Sofia Coppola and Emerald Fennell were both nominated for their films Lost in Translation and Promising Young Woman respectively, but both won Best Original Screenplay only. That felt like progress at the time, but turns out it wasn’t. Honorable mention to 2018’s Can You Ever Forgive Me?, which was written by a nominated woman and directed by a snubbed woman, but not the same woman.

Related: 2022’s Sight & Sound Top 100 Movies Poll Demonstrates Film Culture Is Online Culture on The Escapist

Best Editing: Aftersun

I’m thrilled that Paul Mescal gets to represent Charlotte Wells’ dizzying debut feature at the Academy Awards, but I wish it had been up for more. Wells’ is the third directing snub IMHO. The editing was a work of art, and IMHO it should have gotten a Best Picture nod as well. (Would that there was a choreography category, too. Maybe one day!)

Best International Film: Decision To Leave

This South Korean mystery romance was beloved by critics, won Best Director at the Cannes Film Festival and was included in the National Board of Review’s Top 10 films of the year. But it was totally shut out of the Oscars. What gives? Even the Golden Globes nominated this film. That’s embarrassing.

Best Picture: Nope

I would have loved it if Keke Palmer was nominated for Best Supporting Actress as well. But in a year of “love letters to movies,” Nope actually had something interesting to say about Hollywood and the lengths we go to for spectacle and I wish it was recognized. It’s also entertaining as heck! Nope should easily be getting the same amount of love as Top Gun: Maverick.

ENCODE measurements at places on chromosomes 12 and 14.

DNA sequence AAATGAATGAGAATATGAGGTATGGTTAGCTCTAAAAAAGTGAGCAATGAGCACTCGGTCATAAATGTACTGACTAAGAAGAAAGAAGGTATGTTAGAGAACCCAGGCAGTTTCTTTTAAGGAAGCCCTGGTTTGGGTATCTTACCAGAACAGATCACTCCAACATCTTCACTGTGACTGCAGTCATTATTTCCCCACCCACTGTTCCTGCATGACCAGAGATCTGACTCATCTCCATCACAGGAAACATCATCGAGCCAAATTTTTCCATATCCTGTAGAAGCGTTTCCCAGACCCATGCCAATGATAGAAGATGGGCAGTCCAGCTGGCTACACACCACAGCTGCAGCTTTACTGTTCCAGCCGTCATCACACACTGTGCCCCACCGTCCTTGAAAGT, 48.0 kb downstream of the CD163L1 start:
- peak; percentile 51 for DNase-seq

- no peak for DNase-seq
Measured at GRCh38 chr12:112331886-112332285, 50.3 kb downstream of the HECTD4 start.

Best Visual Effects: Doctor Strange in the Multiverse of Madness

I didn’t love this movie, but I do think the visual effects are the MCU’s best of the year.

Best Original Song: “Nobody Like U,” Turning Red

We could have had 4*TOWN perform at the Oscars. Never forget what they took from us.

Best Score: Michael Giacchino, The Batman

This category’s nominees are also notably white and male, so forgive me for noting this snub. Others include Emilie Levienaise-Farrouch (Living), who was snubbed from the short list, as well as Michael Abels (Nope), Chanda Dancy (Devotion), and Hildur Guðnadóttir (Women Talking). Sure, it’s cool that John Williams is nominated for the 53rd time and broke his own record, but I listened to The Batman and Nope the most this year.

Best Animated Feature: Wendell & Wild

Henry Selick, who also directed The Nightmare Before Christmas, James and the Giant Peach, and Coraline, has only ever been nominated for Best Animated Feature once. This was a weird year for animated movies. It feels like Pixar’s Turning Red barely got in there, and Disney’s Strange Worlds was completely ignored. But Wendell & Wild had some great IYKYK buzz so this sucks to see.

Best Adapted Screenplay: Joel Kim Booster, Fire Island

I know, I know, I know. Never in a million years would this have happened. It was a small little summer romance that wasn’t released in theaters and would have been up against some heavy hitters. But so was To Leslie it should have been released in theaters and it should have gotten that nomination!!!!!!

(featured image: Sony Pictures)

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Leah is 50% Southerner, 50% New Englander, and 100% fangirl over everything from Lord of the Rings and Harry Potter to stage lighting and Marvel comics about teenagers. She used to test toys for Hasbro (true story).